In his address, he touched on the University’s long and fruitful history in the heart of Washington while also applauding former presidents Lloyd Hartman Elliott and Trachtenberg, both of whom were in attendance, for creating a true campus setting and raising the institution’s academic standards.
For a specialist in 18th- and 19th-century English literature, the celebration—the University’s first in nearly two decades—seemed fittingly poetic.
Diane Robinson Knapp and President Knapp admire the historic Bible on which George Washington took his oath of office in 1789.
Rows and rows of faculty members dressed in colorful regalia processed into the Charles E. Smith Center bearing a rainbow of banners and flags. The University Singers and the GW Wind Ensemble entertained with several harmonious selections, including the alma mater. And a video highlighting the University’s accomplishments and goals, titled “Celebrating Our Strengths, Envisioning Our Future,” played on jumbo screens. Nearly 800 people who were unable to attend the ceremony watched the inauguration via a live Webcast.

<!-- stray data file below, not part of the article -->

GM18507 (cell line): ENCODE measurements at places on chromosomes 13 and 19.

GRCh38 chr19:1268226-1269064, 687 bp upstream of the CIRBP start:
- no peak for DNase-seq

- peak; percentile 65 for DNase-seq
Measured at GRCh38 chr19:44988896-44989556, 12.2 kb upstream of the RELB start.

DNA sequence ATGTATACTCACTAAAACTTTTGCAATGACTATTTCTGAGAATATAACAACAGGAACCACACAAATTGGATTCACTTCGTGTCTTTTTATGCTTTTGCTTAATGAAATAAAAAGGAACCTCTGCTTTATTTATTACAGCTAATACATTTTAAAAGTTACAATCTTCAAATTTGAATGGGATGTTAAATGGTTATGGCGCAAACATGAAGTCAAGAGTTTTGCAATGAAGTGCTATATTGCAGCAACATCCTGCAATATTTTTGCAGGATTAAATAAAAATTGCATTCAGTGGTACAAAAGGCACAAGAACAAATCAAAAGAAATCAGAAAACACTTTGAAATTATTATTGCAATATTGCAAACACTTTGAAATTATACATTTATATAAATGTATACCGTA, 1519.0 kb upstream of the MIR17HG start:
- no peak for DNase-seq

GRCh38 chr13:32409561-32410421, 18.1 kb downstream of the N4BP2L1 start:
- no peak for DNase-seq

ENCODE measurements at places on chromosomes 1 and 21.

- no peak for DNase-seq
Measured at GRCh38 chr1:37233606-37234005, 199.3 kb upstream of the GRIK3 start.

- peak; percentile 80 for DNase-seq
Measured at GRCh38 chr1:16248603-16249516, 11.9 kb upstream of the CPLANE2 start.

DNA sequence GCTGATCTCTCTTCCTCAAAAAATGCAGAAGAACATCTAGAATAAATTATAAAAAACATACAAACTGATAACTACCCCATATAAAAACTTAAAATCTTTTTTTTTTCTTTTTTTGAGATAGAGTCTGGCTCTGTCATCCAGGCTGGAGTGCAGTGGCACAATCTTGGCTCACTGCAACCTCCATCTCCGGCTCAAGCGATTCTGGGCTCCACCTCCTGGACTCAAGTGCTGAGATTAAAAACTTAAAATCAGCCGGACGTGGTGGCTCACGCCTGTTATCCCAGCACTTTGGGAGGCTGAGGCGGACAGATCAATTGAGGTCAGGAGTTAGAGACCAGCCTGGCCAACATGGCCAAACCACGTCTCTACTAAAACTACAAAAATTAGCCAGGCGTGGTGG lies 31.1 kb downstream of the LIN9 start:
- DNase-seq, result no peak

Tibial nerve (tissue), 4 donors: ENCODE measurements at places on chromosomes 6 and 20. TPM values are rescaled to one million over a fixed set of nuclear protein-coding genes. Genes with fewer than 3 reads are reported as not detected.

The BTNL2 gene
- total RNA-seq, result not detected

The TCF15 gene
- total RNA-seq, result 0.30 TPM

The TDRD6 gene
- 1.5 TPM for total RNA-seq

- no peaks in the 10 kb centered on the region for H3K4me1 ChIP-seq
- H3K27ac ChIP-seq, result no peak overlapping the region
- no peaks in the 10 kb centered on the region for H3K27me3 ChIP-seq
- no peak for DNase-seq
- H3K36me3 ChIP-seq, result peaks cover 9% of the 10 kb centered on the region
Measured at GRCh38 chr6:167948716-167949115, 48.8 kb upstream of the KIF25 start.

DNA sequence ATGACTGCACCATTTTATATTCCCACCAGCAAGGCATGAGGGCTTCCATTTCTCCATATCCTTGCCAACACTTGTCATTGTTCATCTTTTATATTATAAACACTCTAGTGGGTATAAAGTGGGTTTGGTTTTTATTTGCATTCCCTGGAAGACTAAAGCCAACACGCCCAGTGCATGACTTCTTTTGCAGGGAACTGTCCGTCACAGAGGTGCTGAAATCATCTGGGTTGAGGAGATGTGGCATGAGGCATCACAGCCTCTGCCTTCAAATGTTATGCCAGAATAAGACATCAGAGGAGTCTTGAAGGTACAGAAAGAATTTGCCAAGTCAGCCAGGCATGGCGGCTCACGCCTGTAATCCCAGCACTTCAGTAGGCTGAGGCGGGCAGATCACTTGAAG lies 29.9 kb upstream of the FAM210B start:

GW’s most esteemed community members gave President Knapp a vote of confidence during short but sincere greetings. Alumni Association President Richard Crespin, BA ’93, said Knapp joined thousands of proud, distinguished alumni as stewards of the University, while Student Association President Nicole Capp applauded him for genuinely listening to student voices and for, “more importantly, [being] a great guy.” In a traditional charge, Board of Trustees Chairman W. Russell Ramsey, BBA ’81, asked President Knapp to use his knowledge, love of learning, integrity, and humor to benefit the institution and the lives it touches.
GW Alumni Association President Richard Crespin, BA ’93, inducts President Knapp and Diane Robinson Knapp into the GWAA during the alumni breakfast on Nov. 15.
“In undertaking this great challenge, you will enjoy the support and cooperation of all parts of the GW community, a family with a shared sense of purpose that transcends each of us as individuals and connects us to the University mission and its ever-expanding goals,” Ramsey said.
President Knapp, already an established leader in higher education, says he is now poised to help GW reach its fullest potential.
“We will know we have succeeded when The George Washington University is, and is seen by all to be, the intellectual center of a national capital that is also, in so many ways, the capital of the contemporary world,” he said.